Featured Research

from universities, journals, and other organizations

Fast And Cheap Forecasting System For Mediterranean Cyclones

Date:
May 28, 2009
Source:
Plataforma SINC
Summary:
Scientists have developed a new methodology to improve forecasting success between 48 and 24 hours before cyclones occur in the Mediterranean Sea. The researchers have used a low-cost means of statistically calculating the sensitivity of the real atmosphere in order to make climatologically-precise cyclone predictions.

Mediterranean cyclone, October 1996.
Credit: NASA / ESA

Scientists from the University of the Balearic Islands have developed a new methodology to improve forecasting success between 48 and 24 hours before cyclones occur in the Mediterranean Sea. The researchers have used a low-cost means of statistically calculating the sensitivity of the real atmosphere in order to make climatologically-precise cyclone predictions.

Related Articles


The Mediterranean region is a very active cyclone area, and is often affected by these atmospheric phenomena, which bring strong winds and heavy rain. Despite the efforts of the scientific community to improve numerical cyclone prediction, the systems developed are costly.

“Sensitivity studies are a low-cost and efficient way of establishing the best kinds of observation strategies”, Lorena Garcies, lead author of the study and a researcher in the Meteorology Group at the University of the Balearic Islands (UIB), said.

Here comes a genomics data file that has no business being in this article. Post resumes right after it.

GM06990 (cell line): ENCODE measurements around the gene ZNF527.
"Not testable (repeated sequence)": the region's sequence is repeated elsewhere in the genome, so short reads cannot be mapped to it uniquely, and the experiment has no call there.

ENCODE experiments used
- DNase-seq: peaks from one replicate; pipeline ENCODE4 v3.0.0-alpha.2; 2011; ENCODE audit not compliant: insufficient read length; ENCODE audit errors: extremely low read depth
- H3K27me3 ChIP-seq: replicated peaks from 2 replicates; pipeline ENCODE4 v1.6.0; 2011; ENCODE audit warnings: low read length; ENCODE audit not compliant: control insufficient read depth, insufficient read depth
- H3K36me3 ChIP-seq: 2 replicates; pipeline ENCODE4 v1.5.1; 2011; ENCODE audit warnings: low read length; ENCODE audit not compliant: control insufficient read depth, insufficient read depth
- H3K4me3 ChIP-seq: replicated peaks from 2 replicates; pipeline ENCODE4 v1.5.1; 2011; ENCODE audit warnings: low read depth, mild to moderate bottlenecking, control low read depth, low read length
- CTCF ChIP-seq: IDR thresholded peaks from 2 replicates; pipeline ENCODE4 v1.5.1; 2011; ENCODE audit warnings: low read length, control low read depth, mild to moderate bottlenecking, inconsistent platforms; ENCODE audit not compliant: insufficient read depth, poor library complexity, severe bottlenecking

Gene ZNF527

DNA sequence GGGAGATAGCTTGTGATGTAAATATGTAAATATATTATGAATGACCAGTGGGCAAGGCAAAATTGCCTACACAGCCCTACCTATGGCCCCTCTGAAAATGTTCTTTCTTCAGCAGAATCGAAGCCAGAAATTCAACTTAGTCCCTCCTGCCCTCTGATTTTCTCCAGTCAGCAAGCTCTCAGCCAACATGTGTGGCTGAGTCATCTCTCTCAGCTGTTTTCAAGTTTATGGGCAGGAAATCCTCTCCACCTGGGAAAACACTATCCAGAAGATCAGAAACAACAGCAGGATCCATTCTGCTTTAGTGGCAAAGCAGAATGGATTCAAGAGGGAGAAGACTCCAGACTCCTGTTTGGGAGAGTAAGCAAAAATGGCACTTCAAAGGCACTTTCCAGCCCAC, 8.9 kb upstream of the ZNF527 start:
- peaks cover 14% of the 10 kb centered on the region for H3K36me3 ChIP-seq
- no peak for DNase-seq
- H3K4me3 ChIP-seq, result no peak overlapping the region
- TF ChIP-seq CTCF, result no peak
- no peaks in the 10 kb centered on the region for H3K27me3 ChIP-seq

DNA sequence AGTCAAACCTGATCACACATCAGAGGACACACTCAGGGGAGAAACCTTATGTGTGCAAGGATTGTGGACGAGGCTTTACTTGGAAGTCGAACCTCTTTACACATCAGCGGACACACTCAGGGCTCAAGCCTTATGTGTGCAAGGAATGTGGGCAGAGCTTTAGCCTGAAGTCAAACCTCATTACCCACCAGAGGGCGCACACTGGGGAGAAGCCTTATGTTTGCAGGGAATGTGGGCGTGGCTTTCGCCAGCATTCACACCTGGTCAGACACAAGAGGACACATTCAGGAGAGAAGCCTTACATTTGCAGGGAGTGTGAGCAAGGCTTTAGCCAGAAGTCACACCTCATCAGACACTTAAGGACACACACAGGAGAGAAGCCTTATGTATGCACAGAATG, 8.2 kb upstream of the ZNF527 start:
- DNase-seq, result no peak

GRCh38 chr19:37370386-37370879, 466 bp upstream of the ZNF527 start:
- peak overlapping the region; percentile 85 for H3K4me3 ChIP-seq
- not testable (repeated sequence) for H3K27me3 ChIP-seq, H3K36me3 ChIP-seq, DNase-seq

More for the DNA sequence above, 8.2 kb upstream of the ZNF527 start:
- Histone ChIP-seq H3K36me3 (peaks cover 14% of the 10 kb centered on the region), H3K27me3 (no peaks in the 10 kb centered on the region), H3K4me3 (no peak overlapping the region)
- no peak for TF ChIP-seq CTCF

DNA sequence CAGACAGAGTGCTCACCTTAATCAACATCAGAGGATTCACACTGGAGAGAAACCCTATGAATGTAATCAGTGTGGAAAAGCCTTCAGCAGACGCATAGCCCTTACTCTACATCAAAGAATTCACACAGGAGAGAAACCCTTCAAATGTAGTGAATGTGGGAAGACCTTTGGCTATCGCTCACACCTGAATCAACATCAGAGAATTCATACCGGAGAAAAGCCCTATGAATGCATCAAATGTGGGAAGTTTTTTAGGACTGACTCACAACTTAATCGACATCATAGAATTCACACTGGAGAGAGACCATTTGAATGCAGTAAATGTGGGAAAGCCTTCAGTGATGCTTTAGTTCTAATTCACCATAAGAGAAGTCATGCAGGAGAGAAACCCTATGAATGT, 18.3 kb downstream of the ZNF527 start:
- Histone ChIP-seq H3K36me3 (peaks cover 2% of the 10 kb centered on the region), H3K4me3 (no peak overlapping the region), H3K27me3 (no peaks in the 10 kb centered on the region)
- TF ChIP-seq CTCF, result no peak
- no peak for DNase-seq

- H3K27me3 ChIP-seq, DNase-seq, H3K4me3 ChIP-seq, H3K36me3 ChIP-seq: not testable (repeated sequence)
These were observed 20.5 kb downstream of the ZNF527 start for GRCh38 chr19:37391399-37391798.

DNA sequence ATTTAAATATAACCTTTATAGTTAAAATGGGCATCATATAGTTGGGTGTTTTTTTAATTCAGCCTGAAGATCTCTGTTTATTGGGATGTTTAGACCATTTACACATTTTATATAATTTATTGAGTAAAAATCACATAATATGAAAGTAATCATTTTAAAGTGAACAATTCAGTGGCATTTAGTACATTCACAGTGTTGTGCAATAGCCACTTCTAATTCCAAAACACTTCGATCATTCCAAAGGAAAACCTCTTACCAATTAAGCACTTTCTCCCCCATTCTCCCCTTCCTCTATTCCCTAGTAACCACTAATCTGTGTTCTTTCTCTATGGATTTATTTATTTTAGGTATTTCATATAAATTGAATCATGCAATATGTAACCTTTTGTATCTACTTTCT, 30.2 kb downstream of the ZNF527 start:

The study, which has been published in Tellus Series A-Dynamic Meteorology and Oceanography, shows that analyses of atmospheric sensitivity are useful for designing “efficient” observation networks based in Europe, and strategies that can be adapted to “especially dangerous” events.

“Areas with low levels of in situ measurements, such as northern Africa, the Mediterranean Sea and the north east Atlantic, are important areas in the prediction of intense, short-range Mediterranean cyclones”, says Vνctor Homar, another of the study’s authors and a researcher at the UIB.

Measuring the ‘sensitivities’ of the atmosphere

Garcies and Homar have developed a methodology that builds up a climatology based on atmospheric sensitivities “without any dependence on numerical prediction models”. The researchers applied statistical calculations of this sensitivity to the climatology of intense Mediterranean cyclones and obtained more precise estimates of the sensitivity of the real atmosphere.

With this method, the scientists are able to improve the prediction of cyclones’ development and impact between 48 and 24 hours before they fully form. Temperature and wind speed are also important factors in predicting this high-impact phenomenon.

“The results for intense Mediterranean cyclones show dynamic, spatial and temporal coherence between the sensitivity fields, and are consistent with similar results obtained by using much more expensive sensitivity techniques”, Garcies and Homar point out.

The researchers are inviting the network of European Meteorological Institutes (EUMETNET) to use this new system to help improve observation systems over the regions of western Europe, northern Africa and the Atlantic Ocean, and “to bring about a systematic improvement in the forecasting of high-impact events in the Mediterranean”.

Forecasting is improved by increasing the observations within data assimilation systems, but Garcies believes that “building up in situ observations to the same levels over all areas is an unachievable goal, because it is incompatible with growing public demand for improved forecasts with maximum efficiency but at the lowest cost”.


Story Source: